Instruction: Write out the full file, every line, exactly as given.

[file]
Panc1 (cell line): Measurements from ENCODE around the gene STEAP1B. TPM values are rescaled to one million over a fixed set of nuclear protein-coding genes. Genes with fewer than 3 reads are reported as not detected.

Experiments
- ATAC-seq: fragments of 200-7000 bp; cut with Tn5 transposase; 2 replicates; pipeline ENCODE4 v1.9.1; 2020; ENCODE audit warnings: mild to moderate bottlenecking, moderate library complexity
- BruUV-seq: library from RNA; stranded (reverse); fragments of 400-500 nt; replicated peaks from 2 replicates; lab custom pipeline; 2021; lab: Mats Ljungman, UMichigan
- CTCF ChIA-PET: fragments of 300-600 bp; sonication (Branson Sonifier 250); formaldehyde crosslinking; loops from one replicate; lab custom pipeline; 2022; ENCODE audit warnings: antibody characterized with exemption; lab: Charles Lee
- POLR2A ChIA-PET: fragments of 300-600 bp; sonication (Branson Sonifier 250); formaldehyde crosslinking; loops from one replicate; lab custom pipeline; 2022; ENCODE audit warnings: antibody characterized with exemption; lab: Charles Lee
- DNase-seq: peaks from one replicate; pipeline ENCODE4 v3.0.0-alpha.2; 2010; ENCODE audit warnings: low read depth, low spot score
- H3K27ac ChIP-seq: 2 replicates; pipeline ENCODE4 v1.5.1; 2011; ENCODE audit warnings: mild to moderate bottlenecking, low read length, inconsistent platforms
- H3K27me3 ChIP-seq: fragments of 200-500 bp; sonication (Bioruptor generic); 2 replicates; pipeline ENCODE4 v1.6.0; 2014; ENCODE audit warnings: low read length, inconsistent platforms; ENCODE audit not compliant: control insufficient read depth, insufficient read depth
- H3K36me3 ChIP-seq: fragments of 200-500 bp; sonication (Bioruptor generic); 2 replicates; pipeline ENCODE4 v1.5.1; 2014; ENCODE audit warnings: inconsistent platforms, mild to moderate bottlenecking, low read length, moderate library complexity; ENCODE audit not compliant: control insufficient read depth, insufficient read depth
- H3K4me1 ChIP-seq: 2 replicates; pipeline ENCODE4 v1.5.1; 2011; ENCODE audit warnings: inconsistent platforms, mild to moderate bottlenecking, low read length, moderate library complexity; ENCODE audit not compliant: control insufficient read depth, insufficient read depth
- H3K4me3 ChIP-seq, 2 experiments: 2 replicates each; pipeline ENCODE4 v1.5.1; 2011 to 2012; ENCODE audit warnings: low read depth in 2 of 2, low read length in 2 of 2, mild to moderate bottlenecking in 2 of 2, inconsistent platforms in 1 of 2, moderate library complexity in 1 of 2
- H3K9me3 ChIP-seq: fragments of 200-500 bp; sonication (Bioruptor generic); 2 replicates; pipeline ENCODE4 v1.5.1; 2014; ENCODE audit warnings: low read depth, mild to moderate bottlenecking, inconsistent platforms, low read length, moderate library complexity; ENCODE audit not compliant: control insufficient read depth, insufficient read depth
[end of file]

Panc1 (cell line): Measurements from ENCODE around the gene STEAP1B. TPM values are rescaled to one million over a fixed set of nuclear protein-coding genes. Genes with fewer than 3 reads are reported as not detected.

Experiments
- ATAC-seq: fragments of 200-7000 bp; cut with Tn5 transposase; 2 replicates; pipeline ENCODE4 v1.9.1; 2020; ENCODE audit warnings: mild to moderate bottlenecking, moderate library complexity
- BruUV-seq: library from RNA; stranded (reverse); fragments of 400-500 nt; replicated peaks from 2 replicates; lab custom pipeline; 2021; lab: Mats Ljungman, UMichigan
- CTCF ChIA-PET: fragments of 300-600 bp; sonication (Branson Sonifier 250); formaldehyde crosslinking; loops from one replicate; lab custom pipeline; 2022; ENCODE audit warnings: antibody characterized with exemption; lab: Charles Lee
- POLR2A ChIA-PET: fragments of 300-600 bp; sonication (Branson Sonifier 250); formaldehyde crosslinking; loops from one replicate; lab custom pipeline; 2022; ENCODE audit warnings: antibody characterized with exemption; lab: Charles Lee
- DNase-seq: peaks from one replicate; pipeline ENCODE4 v3.0.0-alpha.2; 2010; ENCODE audit warnings: low read depth, low spot score
- H3K27ac ChIP-seq: 2 replicates; pipeline ENCODE4 v1.5.1; 2011; ENCODE audit warnings: mild to moderate bottlenecking, low read length, inconsistent platforms
- H3K27me3 ChIP-seq: fragments of 200-500 bp; sonication (Bioruptor generic); 2 replicates; pipeline ENCODE4 v1.6.0; 2014; ENCODE audit warnings: low read length, inconsistent platforms; ENCODE audit not compliant: control insufficient read depth, insufficient read depth
- H3K36me3 ChIP-seq: fragments of 200-500 bp; sonication (Bioruptor generic); 2 replicates; pipeline ENCODE4 v1.5.1; 2014; ENCODE audit warnings: inconsistent platforms, mild to moderate bottlenecking, low read length, moderate library complexity; ENCODE audit not compliant: control insufficient read depth, insufficient read depth
- H3K4me1 ChIP-seq: 2 replicates; pipeline ENCODE4 v1.5.1; 2011; ENCODE audit warnings: inconsistent platforms, mild to moderate bottlenecking, low read length, moderate library complexity; ENCODE audit not compliant: control insufficient read depth, insufficient read depth
- H3K4me3 ChIP-seq, 2 experiments: 2 replicates each; pipeline ENCODE4 v1.5.1; 2011 to 2012; ENCODE audit warnings: low read depth in 2 of 2, low read length in 2 of 2, mild to moderate bottlenecking in 2 of 2, inconsistent platforms in 1 of 2, moderate library complexity in 1 of 2
- H3K9me3 ChIP-seq: fragments of 200-500 bp; sonication (Bioruptor generic); 2 replicates; pipeline ENCODE4 v1.5.1; 2014; ENCODE audit warnings: low read depth, mild to moderate bottlenecking, inconsistent platforms, low read length, moderate library complexity; ENCODE audit not compliant: control insufficient read depth, insufficient read depth